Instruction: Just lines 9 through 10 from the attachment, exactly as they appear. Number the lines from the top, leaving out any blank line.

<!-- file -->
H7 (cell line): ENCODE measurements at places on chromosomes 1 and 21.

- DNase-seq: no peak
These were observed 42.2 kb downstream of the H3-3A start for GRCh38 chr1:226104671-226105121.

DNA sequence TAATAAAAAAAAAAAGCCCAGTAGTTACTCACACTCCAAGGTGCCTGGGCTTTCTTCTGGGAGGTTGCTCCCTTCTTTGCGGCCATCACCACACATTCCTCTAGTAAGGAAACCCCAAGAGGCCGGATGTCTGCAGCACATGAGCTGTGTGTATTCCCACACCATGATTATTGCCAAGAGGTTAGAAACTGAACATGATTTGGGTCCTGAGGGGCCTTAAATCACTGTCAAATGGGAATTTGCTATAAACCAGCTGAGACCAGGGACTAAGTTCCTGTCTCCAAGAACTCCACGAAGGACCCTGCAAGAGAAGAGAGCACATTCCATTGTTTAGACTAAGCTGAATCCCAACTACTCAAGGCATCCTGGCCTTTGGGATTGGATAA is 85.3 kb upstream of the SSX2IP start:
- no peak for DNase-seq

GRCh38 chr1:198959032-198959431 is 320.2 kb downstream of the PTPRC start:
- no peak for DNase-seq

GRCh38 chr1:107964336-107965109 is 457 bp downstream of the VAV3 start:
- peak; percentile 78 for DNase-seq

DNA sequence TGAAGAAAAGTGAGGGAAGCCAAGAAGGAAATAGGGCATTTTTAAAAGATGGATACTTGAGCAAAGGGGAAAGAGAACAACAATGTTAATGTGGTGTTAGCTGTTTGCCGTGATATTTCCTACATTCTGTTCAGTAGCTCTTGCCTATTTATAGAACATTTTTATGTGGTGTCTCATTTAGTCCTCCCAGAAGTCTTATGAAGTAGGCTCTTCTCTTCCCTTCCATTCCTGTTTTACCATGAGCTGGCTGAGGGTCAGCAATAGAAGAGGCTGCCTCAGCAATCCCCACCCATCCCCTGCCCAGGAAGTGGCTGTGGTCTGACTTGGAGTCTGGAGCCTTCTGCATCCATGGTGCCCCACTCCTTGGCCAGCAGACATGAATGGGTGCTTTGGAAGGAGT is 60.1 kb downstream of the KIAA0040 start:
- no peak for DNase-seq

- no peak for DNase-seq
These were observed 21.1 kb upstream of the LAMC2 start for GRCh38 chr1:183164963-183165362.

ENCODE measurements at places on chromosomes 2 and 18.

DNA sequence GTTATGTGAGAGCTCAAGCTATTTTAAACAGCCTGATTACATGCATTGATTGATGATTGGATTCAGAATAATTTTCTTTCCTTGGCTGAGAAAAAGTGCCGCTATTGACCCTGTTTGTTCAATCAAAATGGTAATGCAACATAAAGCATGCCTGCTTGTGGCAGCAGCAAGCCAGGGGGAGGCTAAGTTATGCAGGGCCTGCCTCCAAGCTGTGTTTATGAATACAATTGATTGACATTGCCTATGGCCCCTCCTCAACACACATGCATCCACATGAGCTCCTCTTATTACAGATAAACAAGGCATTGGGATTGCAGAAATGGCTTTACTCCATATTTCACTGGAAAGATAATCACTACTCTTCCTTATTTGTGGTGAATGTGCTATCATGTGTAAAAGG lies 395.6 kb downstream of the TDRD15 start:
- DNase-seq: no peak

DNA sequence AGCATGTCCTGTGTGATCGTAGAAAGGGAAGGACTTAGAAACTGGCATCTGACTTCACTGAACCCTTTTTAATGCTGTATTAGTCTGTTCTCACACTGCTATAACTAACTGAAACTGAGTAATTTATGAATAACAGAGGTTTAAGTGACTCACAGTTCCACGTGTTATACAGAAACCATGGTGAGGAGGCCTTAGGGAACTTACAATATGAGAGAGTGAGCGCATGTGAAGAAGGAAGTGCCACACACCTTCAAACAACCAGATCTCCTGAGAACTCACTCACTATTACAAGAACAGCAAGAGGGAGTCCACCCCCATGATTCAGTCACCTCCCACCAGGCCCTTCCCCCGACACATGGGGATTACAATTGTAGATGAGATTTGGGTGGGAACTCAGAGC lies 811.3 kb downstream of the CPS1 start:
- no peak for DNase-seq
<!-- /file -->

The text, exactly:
- peak; percentile 78 for DNase-seq

DNA sequence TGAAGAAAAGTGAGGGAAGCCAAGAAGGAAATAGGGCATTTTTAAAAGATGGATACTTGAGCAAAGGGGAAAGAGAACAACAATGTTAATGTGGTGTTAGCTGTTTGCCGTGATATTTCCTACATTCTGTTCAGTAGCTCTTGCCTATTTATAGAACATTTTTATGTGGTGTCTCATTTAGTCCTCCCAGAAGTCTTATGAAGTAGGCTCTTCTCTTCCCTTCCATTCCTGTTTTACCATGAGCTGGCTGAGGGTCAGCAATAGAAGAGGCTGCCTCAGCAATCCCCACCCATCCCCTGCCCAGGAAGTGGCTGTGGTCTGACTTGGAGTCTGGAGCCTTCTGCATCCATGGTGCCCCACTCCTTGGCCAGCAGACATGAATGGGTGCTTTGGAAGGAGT is 60.1 kb downstream of the KIAA0040 start: